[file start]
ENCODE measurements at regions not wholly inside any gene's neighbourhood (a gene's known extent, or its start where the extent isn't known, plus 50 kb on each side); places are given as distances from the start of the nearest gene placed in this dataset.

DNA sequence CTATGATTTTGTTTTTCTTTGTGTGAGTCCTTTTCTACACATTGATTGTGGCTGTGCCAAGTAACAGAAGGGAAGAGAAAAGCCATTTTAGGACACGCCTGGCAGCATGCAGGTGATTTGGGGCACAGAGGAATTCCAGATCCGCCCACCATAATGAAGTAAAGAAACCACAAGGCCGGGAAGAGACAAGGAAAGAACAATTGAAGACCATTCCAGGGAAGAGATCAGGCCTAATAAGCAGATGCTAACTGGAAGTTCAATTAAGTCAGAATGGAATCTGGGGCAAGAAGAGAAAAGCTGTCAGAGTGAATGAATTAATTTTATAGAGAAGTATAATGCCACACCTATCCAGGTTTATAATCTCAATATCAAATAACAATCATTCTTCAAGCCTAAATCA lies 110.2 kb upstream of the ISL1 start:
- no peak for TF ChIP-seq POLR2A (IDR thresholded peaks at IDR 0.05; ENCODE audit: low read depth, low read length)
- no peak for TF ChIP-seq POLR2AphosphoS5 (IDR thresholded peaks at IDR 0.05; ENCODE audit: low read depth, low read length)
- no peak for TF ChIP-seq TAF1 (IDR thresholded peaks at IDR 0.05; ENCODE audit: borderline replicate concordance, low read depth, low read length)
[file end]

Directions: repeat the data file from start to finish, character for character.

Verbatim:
ENCODE measurements at regions not wholly inside any gene's neighbourhood (a gene's known extent, or its start where the extent isn't known, plus 50 kb on each side); places are given as distances from the start of the nearest gene placed in this dataset.

DNA sequence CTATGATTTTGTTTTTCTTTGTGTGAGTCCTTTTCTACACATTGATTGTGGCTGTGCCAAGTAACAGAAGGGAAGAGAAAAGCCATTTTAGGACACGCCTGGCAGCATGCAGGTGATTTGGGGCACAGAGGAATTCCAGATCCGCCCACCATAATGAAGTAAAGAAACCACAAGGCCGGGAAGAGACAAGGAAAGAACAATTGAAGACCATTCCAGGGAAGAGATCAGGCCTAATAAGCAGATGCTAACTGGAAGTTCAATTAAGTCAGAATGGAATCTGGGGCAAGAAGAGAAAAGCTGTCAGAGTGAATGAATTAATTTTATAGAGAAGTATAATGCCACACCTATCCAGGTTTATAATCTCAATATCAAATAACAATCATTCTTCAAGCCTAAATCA lies 110.2 kb upstream of the ISL1 start:
- no peak for TF ChIP-seq POLR2A (IDR thresholded peaks at IDR 0.05; ENCODE audit: low read depth, low read length)
- no peak for TF ChIP-seq POLR2AphosphoS5 (IDR thresholded peaks at IDR 0.05; ENCODE audit: low read depth, low read length)
- no peak for TF ChIP-seq TAF1 (IDR thresholded peaks at IDR 0.05; ENCODE audit: borderline replicate concordance, low read depth, low read length)